Ophelia Emmons is named after the Ophelia, of Denmark, so Ophelia of Indiana’s place on the Shakespearean stage seems like a matter of destiny. She rejects any stars-aligning interpretation.
Everyone has a saturation point. After a rainy walk across London’s Tower Bridge on Wednesday afternoon, facing the prospect of watching a three-hour outdoor performance, members of the Robinson Shakespeare Company approached theirs.
The Robinson Shakespeare Company will contribute an item of their own to one of the world's greatest theatrical archives.
Hear how Cymbeline cast members wipe their feet to free their minds and the reason they acknowledge their toes when the show's over.
The magazine goes behind the scenes as the actors of the England-bound Robinson Shakespeare Company grow into their roles.
Precious Parker needed to be persuaded. The idea of performing Shakespeare, whoever that was, did not interest her.
As an actor, Forest Wallace has an "amazing unselfconsciousness about him," Robinson Shakespeare Company director Christy Burgess says. "It’s thrilling to watch."
Eavesdrop as the cast of Cymbeline learns the body language of “folding in” and “verbal boxing” to depict poignant and provocative interactions between characters when emotional passion and physical tension arise in the script.
The saga of Father Edward Sorin's journey from France across the American frontier to the place called Sainte-Marie-des-Lacs.
Many cockroaches were harmed in the making of Andy Greco’s college education. He killed 60 of them one night in a massacre that Greco ’81 assumes must still be commemorated in the cockroach community.
“Costumes don’t define who we are. It’s characters.” That sounds just like something Christy Burgess would say, but she’s not within earshot. Her students are channeling her.
The 6th through 12th graders of the Robinson Shakespeare Company, part of Notre Dame’s Robinson Community Learning Center, have been invited to perform this summer in Stratford-upon-Avon and present a workshop at Shakespeare’s Globe in London. Notre Dame Magazine will report on their journey over the coming months.
How Notre Dame helps athletes excel in the here and now without losing sight of the future
The problems facing our species at this moment in history, says Roy Scranton, suggest grim passage ahead, although some kind of redemption might be possible through art and the imagination.
Phil Sakimoto has a quintessential American story, but he’s reluctant to tell it. Although it’s a proud family history of resilience and courage, it’s also one of national shame.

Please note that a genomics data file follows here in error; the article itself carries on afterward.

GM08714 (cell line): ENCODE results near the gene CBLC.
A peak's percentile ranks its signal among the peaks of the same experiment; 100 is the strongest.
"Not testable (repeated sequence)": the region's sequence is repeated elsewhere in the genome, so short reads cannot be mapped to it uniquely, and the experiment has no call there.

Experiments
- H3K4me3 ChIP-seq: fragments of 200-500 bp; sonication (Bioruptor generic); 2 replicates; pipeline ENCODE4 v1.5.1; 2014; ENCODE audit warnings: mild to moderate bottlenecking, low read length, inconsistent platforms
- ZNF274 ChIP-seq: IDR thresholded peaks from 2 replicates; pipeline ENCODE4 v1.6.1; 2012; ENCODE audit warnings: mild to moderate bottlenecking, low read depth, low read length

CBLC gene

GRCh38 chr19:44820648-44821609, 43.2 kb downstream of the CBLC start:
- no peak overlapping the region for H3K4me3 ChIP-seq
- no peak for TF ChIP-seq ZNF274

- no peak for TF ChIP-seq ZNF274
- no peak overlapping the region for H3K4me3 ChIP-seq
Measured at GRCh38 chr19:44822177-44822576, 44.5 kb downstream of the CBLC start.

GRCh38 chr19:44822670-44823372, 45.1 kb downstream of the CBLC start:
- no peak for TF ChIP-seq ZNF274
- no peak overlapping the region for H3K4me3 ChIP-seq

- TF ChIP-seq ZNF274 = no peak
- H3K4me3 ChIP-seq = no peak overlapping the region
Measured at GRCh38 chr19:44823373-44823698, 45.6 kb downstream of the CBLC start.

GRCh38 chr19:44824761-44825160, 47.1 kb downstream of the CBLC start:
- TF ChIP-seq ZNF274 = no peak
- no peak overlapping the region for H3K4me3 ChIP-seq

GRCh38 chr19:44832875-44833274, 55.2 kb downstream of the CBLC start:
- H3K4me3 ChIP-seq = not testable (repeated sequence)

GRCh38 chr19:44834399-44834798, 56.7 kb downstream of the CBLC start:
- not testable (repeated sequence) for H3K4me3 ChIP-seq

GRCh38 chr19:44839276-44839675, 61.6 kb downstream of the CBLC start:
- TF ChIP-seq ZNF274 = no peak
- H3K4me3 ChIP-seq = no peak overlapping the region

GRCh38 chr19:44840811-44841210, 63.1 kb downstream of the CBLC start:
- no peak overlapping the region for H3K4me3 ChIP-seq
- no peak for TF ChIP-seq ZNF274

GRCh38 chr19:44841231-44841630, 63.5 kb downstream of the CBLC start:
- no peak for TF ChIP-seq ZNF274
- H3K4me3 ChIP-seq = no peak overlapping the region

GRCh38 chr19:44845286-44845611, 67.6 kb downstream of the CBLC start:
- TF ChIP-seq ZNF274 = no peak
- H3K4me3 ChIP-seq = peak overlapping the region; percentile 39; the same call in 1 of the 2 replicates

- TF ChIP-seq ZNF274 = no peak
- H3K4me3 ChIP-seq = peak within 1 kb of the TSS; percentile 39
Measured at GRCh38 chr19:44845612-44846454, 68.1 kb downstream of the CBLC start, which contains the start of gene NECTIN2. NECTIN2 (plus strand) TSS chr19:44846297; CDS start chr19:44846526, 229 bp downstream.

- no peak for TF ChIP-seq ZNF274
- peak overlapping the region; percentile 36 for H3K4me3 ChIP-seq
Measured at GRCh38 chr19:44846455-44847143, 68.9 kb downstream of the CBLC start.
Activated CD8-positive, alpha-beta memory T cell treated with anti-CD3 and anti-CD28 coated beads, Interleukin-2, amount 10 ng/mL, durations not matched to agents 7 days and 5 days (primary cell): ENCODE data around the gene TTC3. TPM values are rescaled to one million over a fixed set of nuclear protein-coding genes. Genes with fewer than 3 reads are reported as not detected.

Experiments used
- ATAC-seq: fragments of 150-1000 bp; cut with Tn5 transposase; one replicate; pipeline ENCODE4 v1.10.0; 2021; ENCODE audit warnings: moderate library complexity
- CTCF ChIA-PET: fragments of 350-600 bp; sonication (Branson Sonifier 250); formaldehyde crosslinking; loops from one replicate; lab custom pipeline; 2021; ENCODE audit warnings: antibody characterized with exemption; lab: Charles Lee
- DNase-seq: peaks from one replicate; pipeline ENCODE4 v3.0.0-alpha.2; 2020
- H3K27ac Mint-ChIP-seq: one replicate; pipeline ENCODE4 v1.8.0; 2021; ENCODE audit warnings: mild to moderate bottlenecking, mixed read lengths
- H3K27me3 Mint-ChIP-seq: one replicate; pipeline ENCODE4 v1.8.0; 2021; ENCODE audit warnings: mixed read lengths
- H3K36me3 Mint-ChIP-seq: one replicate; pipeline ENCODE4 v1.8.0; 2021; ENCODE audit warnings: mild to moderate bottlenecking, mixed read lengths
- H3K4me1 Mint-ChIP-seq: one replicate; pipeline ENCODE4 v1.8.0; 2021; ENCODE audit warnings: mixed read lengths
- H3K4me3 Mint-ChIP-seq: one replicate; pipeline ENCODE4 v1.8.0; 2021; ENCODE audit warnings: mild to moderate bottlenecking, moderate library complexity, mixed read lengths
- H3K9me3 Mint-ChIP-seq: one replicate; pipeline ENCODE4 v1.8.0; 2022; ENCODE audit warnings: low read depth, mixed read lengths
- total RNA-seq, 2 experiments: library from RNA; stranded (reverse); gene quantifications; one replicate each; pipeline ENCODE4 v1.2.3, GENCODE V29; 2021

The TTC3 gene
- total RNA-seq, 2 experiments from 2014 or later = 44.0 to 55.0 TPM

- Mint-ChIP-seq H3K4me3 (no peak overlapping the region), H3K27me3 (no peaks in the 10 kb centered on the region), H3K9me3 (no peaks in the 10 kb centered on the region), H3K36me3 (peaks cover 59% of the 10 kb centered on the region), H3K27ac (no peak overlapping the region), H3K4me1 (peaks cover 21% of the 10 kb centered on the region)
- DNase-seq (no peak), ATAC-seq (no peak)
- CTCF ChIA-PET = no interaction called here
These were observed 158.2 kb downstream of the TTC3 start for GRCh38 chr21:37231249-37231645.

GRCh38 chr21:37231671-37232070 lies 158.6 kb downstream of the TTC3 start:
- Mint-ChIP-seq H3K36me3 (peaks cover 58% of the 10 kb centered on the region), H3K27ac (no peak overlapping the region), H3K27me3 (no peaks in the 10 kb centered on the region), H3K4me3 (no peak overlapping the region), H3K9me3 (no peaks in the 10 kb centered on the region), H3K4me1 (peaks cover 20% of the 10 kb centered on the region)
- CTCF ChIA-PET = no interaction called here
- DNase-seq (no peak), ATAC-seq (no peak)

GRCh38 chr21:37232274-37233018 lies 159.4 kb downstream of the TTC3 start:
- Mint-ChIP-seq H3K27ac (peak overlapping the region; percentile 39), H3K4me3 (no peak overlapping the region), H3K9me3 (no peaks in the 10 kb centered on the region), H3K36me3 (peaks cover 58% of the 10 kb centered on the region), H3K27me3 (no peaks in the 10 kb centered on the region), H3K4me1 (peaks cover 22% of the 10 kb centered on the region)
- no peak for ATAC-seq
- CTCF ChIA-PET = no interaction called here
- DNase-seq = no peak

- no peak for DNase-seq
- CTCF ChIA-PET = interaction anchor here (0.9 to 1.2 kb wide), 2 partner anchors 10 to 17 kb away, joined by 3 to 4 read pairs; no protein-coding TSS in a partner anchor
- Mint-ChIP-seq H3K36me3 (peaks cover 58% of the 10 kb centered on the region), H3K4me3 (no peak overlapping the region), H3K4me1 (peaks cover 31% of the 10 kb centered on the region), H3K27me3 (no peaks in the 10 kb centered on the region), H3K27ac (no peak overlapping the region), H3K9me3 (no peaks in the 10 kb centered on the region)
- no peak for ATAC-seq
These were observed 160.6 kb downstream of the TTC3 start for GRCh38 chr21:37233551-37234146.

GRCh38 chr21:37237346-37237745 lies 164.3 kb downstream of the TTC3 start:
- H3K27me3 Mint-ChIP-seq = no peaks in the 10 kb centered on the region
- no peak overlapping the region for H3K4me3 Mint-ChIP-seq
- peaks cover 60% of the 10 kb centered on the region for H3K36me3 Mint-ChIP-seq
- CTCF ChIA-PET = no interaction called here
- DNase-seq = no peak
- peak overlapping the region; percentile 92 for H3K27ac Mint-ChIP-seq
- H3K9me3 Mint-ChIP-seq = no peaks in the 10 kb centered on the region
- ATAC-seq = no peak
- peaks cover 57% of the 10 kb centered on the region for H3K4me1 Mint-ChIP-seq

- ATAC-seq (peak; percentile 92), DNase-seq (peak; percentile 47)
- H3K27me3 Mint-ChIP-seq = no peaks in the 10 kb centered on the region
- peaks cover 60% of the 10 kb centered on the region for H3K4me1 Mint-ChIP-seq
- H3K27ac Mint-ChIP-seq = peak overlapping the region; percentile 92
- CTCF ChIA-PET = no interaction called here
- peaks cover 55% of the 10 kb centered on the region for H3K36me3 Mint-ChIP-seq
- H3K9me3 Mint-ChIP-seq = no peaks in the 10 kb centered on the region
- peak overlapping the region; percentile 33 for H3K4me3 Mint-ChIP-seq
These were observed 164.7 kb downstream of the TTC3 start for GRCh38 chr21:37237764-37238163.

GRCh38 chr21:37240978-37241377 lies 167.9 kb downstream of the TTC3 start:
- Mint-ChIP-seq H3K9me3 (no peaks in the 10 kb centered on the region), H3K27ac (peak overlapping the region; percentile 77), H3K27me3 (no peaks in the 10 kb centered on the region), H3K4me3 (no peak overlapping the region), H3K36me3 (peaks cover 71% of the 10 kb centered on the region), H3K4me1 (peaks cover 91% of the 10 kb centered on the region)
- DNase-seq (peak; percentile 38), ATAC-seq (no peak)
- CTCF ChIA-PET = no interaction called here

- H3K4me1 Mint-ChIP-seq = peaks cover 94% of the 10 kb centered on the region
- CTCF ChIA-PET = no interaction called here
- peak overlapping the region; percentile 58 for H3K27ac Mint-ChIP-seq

A psychologist studies how we find (and lose) our way.
The vortex that swallows up the staff of the student newspaper.
When the Notre Dame football team traveled to West Point for the first time in 1913, the circumstances were quaint. Jesse Harper’s team packed sandwiches for the train and brought only 14 pairs of cleats for 18 players.
We don’t care about the assembly-line grind that produced a car, just whether or not it runs. Even though it is whether you win or lose that ultimately matters, how a football team is built provokes more curiosity than the process of tightening the bolts on a new Toyota. Author Nicholas Dawidoff helps satisfy that curiosity in Collision Low Crossers: A Year Inside the Turbulent World of NFL Football, a book based on his total access to the 2011 New York Jets.
I came away from a conversation with Ted Barron, the new executive director of Notre Dame’s DeBartolo Performing Arts Center, thinking his job is sort of like being a fortune teller.
Young African entrepreneurs plant seeds for a fertile economic ecosystem.
The Monogram Club’s Heaton Fund assists former Notre Dame athletes in need.
Seventy years ago this fall, a college football dynasty began that stands as one of the best ever. Andy Panelli ’77, ’83MBA would consider the qualifier superfluous. To Panelli, the son of postwar fullback John “Pep” Panelli ’49, the 1946 and 1947 Notre Dame teams remain unmatched in the history of college football.
Jordan Schank ’10, a member of the Notre Dame admissions staff, made immediate plans for the Father Ted stamp. But there’s no rush.
Standing on the steps of the Washington Hall stage, Christy Burgess made a pretty brazen introduction. The next two scenes we were about to see from the works of William Shakespeare were the cutest she could remember.
To the moon, and beyond.
Notre Dame’s Harper Cancer Research Institute is trying a different strategy in the fight against the disease: bringing scientists from diverse fields onto a single team.
“Happier people live in countries with a generous social safety net, or, more generally, countries whose governments ‘tax and spend’ at higher rates, reflecting the greater range of services and protections offered by the state.”
“Say it ain’t so.” And maybe that reported exchange between a young boy and Chicago White Sox player Shoeless Joe Jackson, among the players accused of conspiring with gamblers to lose the 1919 World Series, ain’t accurate. Evidence suggests, Charles Fountain writes in his new book, The Betrayal: The 1919 World Series and the Birth of Modern Baseball, that a reporter “made it up.”